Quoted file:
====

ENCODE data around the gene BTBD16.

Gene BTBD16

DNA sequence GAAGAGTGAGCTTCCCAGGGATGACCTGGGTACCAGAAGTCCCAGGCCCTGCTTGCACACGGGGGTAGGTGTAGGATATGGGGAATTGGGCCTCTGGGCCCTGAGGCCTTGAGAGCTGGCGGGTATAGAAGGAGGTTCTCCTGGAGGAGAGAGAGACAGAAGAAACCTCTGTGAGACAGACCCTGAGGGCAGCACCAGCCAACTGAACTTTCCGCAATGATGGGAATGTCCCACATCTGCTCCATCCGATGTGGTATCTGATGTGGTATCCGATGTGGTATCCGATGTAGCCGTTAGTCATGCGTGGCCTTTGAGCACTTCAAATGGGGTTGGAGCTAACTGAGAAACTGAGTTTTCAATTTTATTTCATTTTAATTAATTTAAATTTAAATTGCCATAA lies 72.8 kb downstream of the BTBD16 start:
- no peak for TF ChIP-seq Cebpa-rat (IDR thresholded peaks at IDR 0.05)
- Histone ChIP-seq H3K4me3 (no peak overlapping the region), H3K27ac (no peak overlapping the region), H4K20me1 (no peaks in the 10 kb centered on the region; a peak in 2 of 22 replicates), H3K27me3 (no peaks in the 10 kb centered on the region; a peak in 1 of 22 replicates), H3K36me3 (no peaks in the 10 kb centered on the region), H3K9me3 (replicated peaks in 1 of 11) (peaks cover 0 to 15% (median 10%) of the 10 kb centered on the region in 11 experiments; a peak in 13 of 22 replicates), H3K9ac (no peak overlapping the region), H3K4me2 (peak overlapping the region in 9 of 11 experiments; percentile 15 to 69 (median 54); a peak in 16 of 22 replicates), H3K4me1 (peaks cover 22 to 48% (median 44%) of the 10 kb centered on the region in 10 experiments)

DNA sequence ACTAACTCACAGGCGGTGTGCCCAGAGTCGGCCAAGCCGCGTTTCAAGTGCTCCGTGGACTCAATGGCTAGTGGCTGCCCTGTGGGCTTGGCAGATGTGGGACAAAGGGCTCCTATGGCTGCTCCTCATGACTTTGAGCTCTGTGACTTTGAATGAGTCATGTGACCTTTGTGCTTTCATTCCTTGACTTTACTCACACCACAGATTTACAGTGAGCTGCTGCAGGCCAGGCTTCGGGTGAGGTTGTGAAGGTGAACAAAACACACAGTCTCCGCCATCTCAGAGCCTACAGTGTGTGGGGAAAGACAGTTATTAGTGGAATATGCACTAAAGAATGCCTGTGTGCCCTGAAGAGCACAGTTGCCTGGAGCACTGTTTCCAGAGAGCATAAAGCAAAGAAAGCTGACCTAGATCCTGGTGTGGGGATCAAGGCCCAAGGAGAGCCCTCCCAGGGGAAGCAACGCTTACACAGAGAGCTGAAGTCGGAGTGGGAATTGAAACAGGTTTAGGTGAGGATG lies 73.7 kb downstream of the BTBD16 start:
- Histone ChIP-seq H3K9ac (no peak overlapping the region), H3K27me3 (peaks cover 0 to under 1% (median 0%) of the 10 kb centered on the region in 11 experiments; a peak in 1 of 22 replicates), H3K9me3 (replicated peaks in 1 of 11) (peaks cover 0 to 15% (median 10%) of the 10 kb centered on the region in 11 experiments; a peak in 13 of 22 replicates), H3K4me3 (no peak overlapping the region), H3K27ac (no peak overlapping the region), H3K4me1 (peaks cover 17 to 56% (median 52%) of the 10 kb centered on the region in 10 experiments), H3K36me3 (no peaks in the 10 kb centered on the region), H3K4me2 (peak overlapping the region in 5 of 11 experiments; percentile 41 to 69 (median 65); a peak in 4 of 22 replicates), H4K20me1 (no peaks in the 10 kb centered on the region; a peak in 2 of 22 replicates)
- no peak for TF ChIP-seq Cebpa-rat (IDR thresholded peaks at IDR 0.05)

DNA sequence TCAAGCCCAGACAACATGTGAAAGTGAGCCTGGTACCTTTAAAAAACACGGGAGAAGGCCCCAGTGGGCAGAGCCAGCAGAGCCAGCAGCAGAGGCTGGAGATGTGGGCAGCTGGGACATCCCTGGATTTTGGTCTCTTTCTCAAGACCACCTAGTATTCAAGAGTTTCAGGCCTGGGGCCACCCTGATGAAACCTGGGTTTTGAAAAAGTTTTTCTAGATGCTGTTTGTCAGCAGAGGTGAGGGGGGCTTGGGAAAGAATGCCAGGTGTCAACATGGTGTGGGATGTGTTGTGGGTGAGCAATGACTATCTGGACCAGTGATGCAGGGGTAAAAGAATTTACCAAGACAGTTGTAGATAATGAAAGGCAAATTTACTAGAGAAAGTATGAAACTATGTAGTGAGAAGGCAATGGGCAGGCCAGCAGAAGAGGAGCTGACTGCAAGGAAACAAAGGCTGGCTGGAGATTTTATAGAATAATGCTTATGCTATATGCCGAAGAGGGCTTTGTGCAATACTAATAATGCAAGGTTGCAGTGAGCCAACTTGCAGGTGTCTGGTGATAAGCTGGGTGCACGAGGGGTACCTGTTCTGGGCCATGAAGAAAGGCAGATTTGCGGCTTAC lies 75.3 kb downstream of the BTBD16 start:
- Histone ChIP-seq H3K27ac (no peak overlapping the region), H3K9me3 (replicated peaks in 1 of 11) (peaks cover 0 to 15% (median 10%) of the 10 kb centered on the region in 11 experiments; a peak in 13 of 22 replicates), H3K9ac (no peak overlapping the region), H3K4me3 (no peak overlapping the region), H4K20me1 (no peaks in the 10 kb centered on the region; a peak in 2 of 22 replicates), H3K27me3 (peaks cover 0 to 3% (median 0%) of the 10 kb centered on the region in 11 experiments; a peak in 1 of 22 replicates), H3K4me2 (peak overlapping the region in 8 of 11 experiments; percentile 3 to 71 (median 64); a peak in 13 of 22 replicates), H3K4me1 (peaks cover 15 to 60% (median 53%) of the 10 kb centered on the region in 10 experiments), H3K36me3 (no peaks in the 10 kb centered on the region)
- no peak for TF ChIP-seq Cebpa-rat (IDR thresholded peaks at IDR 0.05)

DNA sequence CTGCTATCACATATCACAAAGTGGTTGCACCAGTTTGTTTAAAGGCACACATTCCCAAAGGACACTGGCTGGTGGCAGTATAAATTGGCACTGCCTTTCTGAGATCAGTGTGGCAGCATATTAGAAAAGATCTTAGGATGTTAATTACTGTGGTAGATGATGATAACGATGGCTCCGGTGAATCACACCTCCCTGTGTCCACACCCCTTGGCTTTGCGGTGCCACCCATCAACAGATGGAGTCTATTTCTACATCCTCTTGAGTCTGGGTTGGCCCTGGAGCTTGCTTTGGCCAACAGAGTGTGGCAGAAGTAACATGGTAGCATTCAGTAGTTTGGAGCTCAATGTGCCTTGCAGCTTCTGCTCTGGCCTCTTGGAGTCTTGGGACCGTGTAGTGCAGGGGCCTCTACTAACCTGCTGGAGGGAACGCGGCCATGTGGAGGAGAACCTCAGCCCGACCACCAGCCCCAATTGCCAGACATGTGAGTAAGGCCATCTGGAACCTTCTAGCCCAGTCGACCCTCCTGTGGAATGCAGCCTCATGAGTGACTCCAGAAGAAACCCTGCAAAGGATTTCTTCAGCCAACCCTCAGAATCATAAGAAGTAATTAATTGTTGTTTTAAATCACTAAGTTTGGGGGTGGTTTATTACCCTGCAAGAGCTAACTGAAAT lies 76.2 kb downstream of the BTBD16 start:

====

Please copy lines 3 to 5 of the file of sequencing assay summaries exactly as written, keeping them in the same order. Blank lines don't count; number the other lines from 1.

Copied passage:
DNA sequence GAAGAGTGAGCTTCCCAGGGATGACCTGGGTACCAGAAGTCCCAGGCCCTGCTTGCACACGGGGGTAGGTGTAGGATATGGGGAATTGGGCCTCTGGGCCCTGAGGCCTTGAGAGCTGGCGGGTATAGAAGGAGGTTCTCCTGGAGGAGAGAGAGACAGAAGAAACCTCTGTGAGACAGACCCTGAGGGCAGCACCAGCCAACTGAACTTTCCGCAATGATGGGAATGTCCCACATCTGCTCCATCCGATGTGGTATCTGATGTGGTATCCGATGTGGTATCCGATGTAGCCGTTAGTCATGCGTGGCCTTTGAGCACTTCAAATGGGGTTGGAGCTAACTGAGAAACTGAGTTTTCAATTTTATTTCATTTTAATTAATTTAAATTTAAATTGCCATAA lies 72.8 kb downstream of the BTBD16 start:
- no peak for TF ChIP-seq Cebpa-rat (IDR thresholded peaks at IDR 0.05)
- Histone ChIP-seq H3K4me3 (no peak overlapping the region), H3K27ac (no peak overlapping the region), H4K20me1 (no peaks in the 10 kb centered on the region; a peak in 2 of 22 replicates), H3K27me3 (no peaks in the 10 kb centered on the region; a peak in 1 of 22 replicates), H3K36me3 (no peaks in the 10 kb centered on the region), H3K9me3 (replicated peaks in 1 of 11) (peaks cover 0 to 15% (median 10%) of the 10 kb centered on the region in 11 experiments; a peak in 13 of 22 replicates), H3K9ac (no peak overlapping the region), H3K4me2 (peak overlapping the region in 9 of 11 experiments; percentile 15 to 69 (median 54); a peak in 16 of 22 replicates), H3K4me1 (peaks cover 22 to 48% (median 44%) of the 10 kb centered on the region in 10 experiments)